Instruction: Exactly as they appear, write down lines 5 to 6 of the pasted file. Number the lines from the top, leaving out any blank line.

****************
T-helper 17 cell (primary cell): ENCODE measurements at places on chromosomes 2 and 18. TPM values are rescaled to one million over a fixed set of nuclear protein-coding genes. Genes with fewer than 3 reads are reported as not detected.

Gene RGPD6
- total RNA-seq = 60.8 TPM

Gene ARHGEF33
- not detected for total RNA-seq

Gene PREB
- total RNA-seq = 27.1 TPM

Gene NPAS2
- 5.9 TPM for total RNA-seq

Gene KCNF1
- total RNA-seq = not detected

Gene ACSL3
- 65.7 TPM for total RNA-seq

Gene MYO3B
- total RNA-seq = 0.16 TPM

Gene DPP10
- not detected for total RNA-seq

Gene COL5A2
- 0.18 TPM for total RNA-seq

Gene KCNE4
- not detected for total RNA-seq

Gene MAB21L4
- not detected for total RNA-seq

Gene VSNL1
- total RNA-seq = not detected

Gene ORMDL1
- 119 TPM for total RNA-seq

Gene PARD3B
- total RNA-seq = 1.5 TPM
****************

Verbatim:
- not detected for total RNA-seq

Gene PREB